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hacks for injured athletes

 6 Mental Toughness Hacks for Injured Athletes


Injuries are unfortunately a part of the world of being an athlete, even a corporate athlete.  

I feel bad however when I witness so many athletes having the brutal experiences through their injury and especially returning to injury.

Inside of the sport itself, and not an outside life event, Injuries are the toughest process for an athlete to handle. There are so many emotions, expectations, pressures, and stressors that accompany an injury that outside help is often needed to assist.

 Here are 6  hacks for injured athletes. Let us know if this infographic can help. 

mental toughness hacks for injured athletes


It’s a hinge moment, so athletes will experience getting depressed. Feeling the blues, getting down, sad, and angry is normal, so expect it and learn how to deal with it as a coach or parent as well. 

If you’re the one banged up, then remind yourself that this is temporary!

Here is another infographic that can help 6 actions steps for injuries.  

Here was one of our talks from the NFL combine about helping professional football players deal with these incidents! 

These mental toughness hacks for injured athletes also include being patient and saying “this too shall pass.” It’s simple, but certainly NOT easy! 

Click here if you want more information on Mental Toughness Coaching.

Remember,  It’s not about the setback; it’s about the comeback.


 


dr rob bell speakerDr. Rob Bell is a Sport Psychology Coach. His company DRB & associates coach executives and professional athletes and is based in Indianapolis. Some clients have included three winners on the PGA Tour, Indy Eleven, University of Notre Dame, Marriott, and Walgreens. 

Please Check out all the books and the mental toughness podcast - 15 Minutes of Mental Toughness as we interview expert athletes and coaches about Mental Strength and their Hinge Moment. New blog posts are published weekly. 

Injuries suck!

They are one of the toughest things an athlete will handle. Often, athletes do not deal well with injuries either. The way athletes cope with life issues is through their sport. If they are playing well, then everything is okay. However, once an athlete is injured, their source of coping is removed and issues can become severe.

Most athletes that are injured and can’t play, experience some sort of depression. They have lost the most precious part of their identity, so they will grieve and not know how to deal. They will become angry, sad, and feel isolated. They immediately become a lesser part of the team; heck even their rehab is done away from the team practice.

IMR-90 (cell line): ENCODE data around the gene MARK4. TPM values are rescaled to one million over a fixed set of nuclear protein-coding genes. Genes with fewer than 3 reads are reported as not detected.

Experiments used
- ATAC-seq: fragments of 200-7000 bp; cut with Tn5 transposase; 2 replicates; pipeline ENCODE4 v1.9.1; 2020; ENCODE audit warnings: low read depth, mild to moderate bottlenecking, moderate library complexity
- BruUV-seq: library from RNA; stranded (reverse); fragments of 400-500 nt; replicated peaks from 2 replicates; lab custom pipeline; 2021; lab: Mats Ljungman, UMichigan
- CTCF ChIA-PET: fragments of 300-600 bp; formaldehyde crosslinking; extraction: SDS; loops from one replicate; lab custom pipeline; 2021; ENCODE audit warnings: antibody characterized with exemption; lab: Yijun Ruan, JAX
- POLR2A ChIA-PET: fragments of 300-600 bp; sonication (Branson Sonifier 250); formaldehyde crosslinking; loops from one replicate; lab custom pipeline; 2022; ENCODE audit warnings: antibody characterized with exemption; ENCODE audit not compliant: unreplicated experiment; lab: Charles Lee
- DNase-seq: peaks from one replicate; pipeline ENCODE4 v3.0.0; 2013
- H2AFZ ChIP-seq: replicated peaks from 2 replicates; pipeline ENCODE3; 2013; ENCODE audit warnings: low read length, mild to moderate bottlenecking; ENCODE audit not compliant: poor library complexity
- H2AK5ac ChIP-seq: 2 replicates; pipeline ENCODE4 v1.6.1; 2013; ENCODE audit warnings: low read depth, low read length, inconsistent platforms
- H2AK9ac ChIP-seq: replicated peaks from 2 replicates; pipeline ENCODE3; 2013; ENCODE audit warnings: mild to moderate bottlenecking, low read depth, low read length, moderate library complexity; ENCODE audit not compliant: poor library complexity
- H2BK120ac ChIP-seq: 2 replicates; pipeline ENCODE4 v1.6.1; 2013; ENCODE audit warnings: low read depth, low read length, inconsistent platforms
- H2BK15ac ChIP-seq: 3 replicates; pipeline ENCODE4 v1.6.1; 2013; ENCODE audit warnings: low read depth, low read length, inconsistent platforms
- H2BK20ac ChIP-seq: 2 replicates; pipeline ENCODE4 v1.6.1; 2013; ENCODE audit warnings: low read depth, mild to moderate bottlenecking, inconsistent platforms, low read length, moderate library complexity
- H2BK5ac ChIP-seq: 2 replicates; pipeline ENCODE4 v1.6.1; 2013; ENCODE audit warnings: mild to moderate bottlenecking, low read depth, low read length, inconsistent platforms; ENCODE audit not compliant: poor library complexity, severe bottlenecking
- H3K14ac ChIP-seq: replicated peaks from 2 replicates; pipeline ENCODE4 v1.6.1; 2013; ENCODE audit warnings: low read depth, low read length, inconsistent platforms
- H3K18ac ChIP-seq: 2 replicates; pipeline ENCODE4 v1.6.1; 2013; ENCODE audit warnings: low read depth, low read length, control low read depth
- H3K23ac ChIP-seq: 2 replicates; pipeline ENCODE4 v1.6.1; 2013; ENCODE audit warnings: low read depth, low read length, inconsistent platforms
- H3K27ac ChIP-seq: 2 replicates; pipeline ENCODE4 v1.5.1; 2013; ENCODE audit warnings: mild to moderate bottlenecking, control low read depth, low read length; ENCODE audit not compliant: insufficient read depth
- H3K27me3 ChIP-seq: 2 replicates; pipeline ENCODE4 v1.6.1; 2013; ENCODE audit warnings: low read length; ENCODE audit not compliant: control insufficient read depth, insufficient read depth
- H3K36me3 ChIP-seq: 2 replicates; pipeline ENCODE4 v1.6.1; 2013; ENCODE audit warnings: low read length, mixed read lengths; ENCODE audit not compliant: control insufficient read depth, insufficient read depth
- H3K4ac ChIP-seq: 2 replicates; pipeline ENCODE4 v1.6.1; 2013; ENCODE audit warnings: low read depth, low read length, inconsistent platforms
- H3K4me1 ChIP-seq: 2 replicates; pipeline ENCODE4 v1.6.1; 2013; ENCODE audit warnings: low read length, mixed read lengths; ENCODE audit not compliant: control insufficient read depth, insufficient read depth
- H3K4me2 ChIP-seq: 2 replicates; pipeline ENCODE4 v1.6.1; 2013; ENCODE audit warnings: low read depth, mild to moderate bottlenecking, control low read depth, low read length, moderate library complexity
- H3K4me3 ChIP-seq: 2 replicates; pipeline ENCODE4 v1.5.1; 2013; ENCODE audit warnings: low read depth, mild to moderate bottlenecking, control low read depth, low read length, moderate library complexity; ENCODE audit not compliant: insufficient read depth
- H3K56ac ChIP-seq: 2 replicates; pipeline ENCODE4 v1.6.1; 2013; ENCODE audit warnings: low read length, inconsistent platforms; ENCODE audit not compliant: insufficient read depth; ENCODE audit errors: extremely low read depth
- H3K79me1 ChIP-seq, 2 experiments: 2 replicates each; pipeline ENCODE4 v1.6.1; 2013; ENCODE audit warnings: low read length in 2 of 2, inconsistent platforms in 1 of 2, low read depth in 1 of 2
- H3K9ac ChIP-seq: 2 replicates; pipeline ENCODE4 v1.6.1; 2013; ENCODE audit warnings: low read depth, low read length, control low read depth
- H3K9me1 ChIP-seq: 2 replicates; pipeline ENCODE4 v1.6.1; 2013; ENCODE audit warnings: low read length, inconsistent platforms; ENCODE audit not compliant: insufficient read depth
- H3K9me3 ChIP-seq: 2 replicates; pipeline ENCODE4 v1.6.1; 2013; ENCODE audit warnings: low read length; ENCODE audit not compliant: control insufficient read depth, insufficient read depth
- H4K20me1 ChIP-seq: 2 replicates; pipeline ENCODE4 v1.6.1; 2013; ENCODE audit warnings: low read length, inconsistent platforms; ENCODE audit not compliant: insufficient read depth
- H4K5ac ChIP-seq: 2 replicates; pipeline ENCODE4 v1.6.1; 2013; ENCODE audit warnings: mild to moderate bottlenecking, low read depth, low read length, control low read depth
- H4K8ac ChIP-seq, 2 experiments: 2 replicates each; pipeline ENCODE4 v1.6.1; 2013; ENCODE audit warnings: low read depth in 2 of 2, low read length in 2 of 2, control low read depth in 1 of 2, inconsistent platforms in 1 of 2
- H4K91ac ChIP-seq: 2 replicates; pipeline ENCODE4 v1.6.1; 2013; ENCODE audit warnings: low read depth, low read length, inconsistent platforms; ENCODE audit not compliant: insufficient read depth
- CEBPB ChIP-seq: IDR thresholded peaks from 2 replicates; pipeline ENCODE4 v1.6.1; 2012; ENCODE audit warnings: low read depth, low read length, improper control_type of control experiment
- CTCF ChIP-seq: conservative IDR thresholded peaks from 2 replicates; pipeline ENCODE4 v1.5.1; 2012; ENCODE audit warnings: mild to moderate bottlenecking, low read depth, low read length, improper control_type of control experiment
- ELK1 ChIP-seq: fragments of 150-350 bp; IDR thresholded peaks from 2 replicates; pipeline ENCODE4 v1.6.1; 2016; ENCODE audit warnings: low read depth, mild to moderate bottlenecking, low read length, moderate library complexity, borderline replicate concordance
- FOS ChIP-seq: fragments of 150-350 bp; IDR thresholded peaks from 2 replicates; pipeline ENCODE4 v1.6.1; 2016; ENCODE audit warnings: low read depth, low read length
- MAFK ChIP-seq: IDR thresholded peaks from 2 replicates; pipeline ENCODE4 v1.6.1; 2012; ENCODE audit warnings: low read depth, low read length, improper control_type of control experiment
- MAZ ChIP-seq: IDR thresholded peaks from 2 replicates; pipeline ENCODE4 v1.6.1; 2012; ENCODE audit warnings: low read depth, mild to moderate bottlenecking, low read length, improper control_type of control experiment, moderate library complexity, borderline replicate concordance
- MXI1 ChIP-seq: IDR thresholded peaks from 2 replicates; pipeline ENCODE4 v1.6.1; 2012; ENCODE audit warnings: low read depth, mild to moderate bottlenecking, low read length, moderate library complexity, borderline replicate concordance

Here are a few things I’ve noticed.

Timing is everything

Injuries cause stress and when it is an important part of the season, it is way more difficult for an athlete to handle. In 2008, future Hall of Fame running back, LaDainian Tomlinson was injured in the playoffs and couldn’t play. He was criticized for how he handled the situation as a leader, but this is often what happens when athletes become hurt during critical parts of the season. They simply don’t know how to cope.

On the other hand, injuries that occur in the off-season, or pre-season can be dealt with more care. Depending on the prognosis, there is more hope that they can return, which can provide a motivating fuel for rehab.

Sport Psychology is needed

Coaches are focused on the team and personnel they have, so there isn’t much time to devote to an injured athlete. Thus, Athletic Trainers and Sport Psychology coaches are crucial when an athlete is injured. Athletes on the sidelines are more than willing to talk and this is where real support takes place, helping an athlete cope in healthy ways and channel their focus in positive directions.

Return at 100%

Jeff Hanisch/USA TODAY Sports

Jeff Hanisch/USA TODAY Sports

RGIII of the Washington Redskins made it public that he was going to return for week 1 of the 2013 NFL season. He did, but he was not healthy. I am not certain he was healthy at all last season and he lost confidence and performed poorly.

Athletes almost always return from their injury too soon. In the athletes mind, they feel close to the same as before the injury, however after returning too fast, they soon discover that they are off. They may feel fine for 9 out of 10 plays, but that one play where they can’t cut, accelerate, or move like before causes doubt. Physically, it causes them to muscle guard and protect the injured area.

Doubt, which has never been there before is suddenly present. Doubt causes slight hesitations, over-thinking, or even trying to do too much. As a result of the doubt and less than stellar play, they lose confidence!

It takes a village. Teammates, coaches, and loved one’s all need to support the athlete to return when completely healthy and in game shape.

Dr. Rob Bell is a Sport Psychology Coach. His company DRB & associates is based in Indianapolis.  Some clients have included: University of Notre Dame, Marriott, and Walgreens. Check out the most recent book on Mental Toughness- Don’t Should on Your Kid: Build Their Mental Toughness